Meanwhile, leading Algerian writers, artists and singers, like Cheb Khaled, live across the Mediterranean Sea in France and travel easily between the two countries. Other Algerians in France keep a close eye on politics at home. When anti-government demonstrations ignited in eastern Algeria last year, thousands of Algerians marched in solidarity through French streets. And along with France's traditional steak-frites, North African couscous remains a favorite French dish. These anecdotes attest to far deeper ties between Algeria and its one-time colonial power, France.
Nadjia Bouzeghane is Paris bureau chief for the Algerian newspaper, El Watan. Ms. Bouzeghane says that even now, the relationship between France and Algeria remains troubled. Many French and Algerians who participated in the 1954 to 1962 war of independence are still alive. They include Algerian President Abdelaziz Bouteflika and French President Jacques Chirac. And, debate about the war is ongoing.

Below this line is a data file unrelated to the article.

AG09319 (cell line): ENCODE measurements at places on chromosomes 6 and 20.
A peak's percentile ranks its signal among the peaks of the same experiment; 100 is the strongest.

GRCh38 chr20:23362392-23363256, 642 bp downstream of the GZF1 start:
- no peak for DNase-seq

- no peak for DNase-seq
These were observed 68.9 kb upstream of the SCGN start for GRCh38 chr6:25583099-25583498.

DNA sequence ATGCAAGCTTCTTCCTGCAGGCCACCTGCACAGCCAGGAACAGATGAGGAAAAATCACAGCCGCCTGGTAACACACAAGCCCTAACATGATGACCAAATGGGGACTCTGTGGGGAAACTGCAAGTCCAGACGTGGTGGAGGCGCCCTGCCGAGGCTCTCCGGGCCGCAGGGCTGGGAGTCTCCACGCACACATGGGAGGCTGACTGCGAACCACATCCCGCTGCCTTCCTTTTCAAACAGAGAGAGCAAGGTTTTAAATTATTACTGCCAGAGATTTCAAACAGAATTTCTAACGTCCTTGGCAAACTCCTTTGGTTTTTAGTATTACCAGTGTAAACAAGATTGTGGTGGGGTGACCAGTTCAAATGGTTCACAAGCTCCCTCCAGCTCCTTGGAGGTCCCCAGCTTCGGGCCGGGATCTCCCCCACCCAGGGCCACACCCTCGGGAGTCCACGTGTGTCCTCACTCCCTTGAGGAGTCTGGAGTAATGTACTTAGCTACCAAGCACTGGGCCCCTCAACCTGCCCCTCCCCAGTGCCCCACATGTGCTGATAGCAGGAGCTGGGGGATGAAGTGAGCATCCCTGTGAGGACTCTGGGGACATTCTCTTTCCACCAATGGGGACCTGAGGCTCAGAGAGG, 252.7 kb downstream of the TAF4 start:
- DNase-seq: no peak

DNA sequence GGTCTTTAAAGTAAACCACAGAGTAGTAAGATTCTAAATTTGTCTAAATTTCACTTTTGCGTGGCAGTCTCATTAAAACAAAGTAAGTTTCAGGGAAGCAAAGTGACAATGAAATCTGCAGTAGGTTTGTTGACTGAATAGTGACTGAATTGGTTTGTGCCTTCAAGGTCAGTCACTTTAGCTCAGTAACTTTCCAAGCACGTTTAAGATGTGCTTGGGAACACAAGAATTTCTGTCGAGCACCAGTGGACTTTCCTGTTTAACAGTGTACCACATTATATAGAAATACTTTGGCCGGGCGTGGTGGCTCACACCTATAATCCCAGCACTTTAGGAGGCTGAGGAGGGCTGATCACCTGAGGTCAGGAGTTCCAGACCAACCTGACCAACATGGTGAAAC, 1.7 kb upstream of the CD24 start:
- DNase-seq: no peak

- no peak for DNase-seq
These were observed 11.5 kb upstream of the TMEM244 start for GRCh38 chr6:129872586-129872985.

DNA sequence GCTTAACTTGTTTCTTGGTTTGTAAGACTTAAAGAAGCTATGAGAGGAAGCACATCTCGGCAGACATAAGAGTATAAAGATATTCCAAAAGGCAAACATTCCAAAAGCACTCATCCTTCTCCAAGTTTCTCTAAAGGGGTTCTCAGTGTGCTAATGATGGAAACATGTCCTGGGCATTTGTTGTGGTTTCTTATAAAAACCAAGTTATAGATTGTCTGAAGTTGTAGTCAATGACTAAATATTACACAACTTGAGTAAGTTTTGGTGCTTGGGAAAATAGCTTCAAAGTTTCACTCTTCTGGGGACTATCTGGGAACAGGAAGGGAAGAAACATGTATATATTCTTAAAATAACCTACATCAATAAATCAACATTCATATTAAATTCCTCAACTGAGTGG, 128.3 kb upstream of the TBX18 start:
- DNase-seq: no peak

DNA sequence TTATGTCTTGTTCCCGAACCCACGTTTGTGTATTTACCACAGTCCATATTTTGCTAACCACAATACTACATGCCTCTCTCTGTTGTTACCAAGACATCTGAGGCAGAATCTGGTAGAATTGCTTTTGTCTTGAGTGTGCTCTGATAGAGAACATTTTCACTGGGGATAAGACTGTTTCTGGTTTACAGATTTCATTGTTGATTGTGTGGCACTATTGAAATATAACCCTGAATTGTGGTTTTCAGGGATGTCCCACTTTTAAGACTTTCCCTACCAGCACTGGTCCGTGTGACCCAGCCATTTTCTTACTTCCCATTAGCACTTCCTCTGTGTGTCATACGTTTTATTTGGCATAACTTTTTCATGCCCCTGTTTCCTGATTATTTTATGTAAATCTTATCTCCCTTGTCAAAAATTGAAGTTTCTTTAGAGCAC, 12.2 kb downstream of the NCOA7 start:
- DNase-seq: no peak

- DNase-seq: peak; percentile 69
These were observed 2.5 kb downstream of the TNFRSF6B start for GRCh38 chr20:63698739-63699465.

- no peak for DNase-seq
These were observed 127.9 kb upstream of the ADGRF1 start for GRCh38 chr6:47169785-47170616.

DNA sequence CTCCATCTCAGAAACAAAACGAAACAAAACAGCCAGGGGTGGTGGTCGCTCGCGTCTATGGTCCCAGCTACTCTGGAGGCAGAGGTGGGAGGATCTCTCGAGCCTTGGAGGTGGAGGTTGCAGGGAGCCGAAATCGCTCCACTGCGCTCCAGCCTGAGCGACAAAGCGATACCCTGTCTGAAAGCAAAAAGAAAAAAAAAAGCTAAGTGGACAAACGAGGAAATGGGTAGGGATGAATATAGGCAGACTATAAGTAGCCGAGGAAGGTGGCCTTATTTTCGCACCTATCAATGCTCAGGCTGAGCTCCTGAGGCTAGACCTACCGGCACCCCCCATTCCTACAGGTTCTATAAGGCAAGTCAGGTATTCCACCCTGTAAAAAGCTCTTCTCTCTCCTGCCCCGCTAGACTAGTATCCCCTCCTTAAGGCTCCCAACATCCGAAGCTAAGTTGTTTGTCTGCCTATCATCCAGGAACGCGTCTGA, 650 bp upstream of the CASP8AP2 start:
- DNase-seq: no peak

And, Ms. Bouzeghane and others say France and Algeria are not always looking at the past or the future in the same way. One key reason is that 70 percent of Algerians are under the age of 30. So, for many here, tales of the war come second-hand, from parents and teachers.
About one million French settlers fled Algeria after 1962, when the country formally gained independence after more than 130 years of colonial rule. About 10,000 more French left in the 1990s during Algeria's civil war, which pitted Islamist extremists against the military-backed government.